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Challenges before India's new intelligence chiefs

November 28, 2012 12:21 IST

Protection of our national security and other critical infrastructure from cyber threats orchestrated by State and non-State actors is now an important task of the intelligence community as a whole.

The new chiefs of the Intelligence Bureau and the Research and Analysis Wing will be required to play a leadership role in the matter, says B Raman, India's leading expert on counter-terrorism.

The Intelligence Bureau, which is currently celebrating its 125th anniversary, and the Research & Analysis Wing, the external intelligence agency which came into being in September 1968, will have new chiefs for a period of two years from  January 1, 2013.

The Cabinet Appointments Committee, headed by Prime Minister Manmohan Singh, is reported to have chosen Asif Ibrahim, an Indian Police Service officer of the Madhya Pradesh cadre, to head the Intelligence Bureau, and Alok Joshi, an IPS officer of the Haryana cadre, to head R&AW.

Both are highly experienced and competent officers who will do credit to the two organisations.

While Ibrahim's experience has been in his state, Madhya Pradesh, and the IB, that of Joshi has been in his state, Haryana, as well as in the IB and R&AW.

The two officers will head their respective organisations at a time when they will implement the recommendations of the Naresh Chandra Task Force on National Security, submitted to the prime minister on May 24.

The task force report contains important recommendations for the revamp and modernisation of our national security set-up, including the various agencies of our intelligence community and the agencies responsible for cyber security.

This is the first revamp being undertaken 10 years after the earlier revamp undertaken after the Kargil conflict of 1999. The effectiveness of the new revamp and modernisation will depend on the cooperation between the agencies of the intelligence community in the implementation.

Both Ibrahim and Joshi have a well-established reputation as excellent team players and this should help in the smooth implementation of the recommendations.

They will head their agencies at a time when globally intelligence agencies are re-strategising their charter.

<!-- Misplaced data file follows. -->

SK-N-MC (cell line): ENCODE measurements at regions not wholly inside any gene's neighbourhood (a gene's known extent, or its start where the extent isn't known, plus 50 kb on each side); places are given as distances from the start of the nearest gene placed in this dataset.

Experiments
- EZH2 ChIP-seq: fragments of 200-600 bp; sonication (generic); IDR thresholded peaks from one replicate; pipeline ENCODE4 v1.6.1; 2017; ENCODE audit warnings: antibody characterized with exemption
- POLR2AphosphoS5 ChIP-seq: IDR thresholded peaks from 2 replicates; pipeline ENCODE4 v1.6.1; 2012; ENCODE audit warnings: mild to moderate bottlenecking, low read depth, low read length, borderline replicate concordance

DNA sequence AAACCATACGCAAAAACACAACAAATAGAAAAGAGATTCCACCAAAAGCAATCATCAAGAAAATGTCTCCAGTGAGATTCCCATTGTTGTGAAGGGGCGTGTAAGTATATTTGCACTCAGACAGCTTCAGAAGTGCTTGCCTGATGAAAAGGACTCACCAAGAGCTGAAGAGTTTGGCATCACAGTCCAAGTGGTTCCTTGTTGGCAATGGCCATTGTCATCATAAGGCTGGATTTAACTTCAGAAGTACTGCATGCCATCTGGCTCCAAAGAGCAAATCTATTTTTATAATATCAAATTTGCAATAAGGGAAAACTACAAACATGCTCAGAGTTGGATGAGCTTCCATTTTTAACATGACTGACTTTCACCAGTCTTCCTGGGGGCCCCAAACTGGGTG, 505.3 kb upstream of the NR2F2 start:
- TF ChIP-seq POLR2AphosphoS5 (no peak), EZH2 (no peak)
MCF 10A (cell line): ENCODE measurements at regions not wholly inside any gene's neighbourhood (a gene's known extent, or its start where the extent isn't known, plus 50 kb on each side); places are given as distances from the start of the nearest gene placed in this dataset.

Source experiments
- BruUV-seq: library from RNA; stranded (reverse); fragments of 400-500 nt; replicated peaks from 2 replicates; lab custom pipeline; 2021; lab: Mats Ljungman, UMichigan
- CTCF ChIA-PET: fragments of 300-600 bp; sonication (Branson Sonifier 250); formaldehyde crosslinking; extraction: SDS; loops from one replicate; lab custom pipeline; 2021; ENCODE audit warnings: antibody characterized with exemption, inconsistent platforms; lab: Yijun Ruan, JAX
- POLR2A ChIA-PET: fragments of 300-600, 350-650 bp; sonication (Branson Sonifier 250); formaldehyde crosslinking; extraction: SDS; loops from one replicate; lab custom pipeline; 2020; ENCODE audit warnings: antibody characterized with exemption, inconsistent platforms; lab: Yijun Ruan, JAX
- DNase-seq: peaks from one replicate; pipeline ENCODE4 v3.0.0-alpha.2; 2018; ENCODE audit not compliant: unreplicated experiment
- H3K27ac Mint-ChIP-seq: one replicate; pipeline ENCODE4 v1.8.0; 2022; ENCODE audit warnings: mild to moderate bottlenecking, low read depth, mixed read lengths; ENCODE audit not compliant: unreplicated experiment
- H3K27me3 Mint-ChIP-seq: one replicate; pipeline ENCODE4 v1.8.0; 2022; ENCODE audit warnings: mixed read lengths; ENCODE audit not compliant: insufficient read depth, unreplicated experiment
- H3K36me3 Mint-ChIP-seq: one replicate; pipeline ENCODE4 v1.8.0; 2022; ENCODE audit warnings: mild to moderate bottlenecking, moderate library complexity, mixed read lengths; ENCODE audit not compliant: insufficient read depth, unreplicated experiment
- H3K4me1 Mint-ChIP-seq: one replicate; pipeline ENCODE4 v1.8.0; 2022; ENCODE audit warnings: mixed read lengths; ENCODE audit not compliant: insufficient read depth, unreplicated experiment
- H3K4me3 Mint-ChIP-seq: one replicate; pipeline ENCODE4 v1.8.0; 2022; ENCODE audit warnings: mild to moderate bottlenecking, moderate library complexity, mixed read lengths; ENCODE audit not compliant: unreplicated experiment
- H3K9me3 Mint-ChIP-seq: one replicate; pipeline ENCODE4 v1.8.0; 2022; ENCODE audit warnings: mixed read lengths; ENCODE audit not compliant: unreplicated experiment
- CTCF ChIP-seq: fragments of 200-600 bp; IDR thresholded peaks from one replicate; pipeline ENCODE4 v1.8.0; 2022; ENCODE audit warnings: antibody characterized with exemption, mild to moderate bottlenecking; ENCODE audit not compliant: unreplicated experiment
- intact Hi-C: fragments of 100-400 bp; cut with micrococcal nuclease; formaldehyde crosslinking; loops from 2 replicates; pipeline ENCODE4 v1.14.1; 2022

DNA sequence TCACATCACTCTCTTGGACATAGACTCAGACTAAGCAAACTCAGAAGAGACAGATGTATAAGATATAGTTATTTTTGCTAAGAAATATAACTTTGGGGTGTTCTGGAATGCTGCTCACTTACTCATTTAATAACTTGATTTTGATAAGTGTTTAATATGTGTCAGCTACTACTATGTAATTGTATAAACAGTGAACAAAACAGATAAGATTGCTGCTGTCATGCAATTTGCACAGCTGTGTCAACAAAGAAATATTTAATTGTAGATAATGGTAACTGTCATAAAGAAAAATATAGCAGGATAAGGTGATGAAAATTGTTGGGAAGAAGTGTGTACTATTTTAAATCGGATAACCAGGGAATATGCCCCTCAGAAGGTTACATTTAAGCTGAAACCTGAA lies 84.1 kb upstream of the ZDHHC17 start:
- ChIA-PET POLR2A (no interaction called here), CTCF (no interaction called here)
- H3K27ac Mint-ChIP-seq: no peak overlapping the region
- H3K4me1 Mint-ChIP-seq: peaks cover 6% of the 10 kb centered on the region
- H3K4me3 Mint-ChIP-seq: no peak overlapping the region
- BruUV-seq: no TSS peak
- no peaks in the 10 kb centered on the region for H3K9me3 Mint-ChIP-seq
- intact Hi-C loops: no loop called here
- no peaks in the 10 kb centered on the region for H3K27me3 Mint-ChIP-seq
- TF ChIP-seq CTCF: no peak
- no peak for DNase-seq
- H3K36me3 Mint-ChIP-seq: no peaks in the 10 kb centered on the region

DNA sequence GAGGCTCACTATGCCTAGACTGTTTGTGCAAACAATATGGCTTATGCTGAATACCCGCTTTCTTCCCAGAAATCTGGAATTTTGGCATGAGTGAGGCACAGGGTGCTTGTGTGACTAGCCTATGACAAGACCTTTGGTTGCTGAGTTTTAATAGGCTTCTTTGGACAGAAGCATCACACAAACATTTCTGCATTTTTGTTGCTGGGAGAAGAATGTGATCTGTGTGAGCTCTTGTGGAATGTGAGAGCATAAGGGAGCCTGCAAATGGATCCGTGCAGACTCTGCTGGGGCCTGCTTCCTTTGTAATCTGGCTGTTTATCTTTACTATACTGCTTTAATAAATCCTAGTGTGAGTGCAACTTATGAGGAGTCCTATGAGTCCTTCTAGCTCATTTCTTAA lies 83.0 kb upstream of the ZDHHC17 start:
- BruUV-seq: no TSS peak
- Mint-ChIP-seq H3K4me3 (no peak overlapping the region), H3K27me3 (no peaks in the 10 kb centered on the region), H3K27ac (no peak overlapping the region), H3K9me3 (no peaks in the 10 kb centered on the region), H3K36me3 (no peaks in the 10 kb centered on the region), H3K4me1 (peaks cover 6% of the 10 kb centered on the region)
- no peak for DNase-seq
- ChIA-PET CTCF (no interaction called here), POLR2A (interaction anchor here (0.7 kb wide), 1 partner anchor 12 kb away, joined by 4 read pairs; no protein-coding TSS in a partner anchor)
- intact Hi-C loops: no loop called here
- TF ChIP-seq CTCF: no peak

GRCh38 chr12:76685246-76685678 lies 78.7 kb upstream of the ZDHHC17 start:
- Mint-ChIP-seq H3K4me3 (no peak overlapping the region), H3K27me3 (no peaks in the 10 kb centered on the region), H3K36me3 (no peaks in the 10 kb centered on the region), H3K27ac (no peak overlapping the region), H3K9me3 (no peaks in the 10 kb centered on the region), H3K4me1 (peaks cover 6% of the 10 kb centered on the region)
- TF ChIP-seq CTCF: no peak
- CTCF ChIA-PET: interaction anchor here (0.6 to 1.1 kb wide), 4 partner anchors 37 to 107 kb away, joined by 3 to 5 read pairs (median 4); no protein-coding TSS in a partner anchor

For 10 years after 9/11, their focus was largely on counter-terrorism. As a result, the focus on area studies somewhat suffered. There is now an attempt to pay more attention to area studies without diluting the focus on counter-terrorism.

Non-traditional threats to national security form an important component of this new strategy under formulation. Cyber security is one of the non-traditional threats receiving increasing attention.

Protection of our national security and other critical infrastructure from cyber threats orchestrated by State and non-State actors is now an important task of the intelligence community as a whole.

Ibrahim and Joshi will be required to play a leadership role in the matter along with their other colleagues in the community.

The reported fact that Ibrahim, apart from being an expert in counter-terrorism, counter-insurgency and counter-intelligence related intelligence tasks, is also well-versed with cyber security, should be of help to the government in this regard.

Ibrahim will take over at a time when the exercise for the revamping of our counter-terrorism architecture has run into a road-block due to the political mishandling of the creation of the National Counter-Terrorism Centre.

In whatever form the NCTC is ultimately set up to meet the sensitivities of the state governments, the Intelligence Bureau's multi-agency centre -- set up under the post-Kargil revamp -- will be an important core of it.

Better coordination and understanding between the IB and the state police under Ibrahim's stewardship would be important in this regard.

Both the IB and R&AW have previously been headed by officers belonging to non-Muslim minorities. This is the first time since 1947 that a Muslim officer will head the most important agency of the intelligence community.

Many countries in the democratic world have been debating for some years now how to give better representation to religious and ethnic minorities and women in the intelligence profession and how to enhance their leadership role.

Ibrahim's nomination to head the Intelligence Bureau is not only a recognition by the government of his record and competence, but also an acknowledgement that the time has come to give this debate greater prominence and meaning in our country.

Not only religious and ethnic minorities, but women too are inadequately represented at leadership levels in our intelligence community. This needs to be rectified.

 

B Raman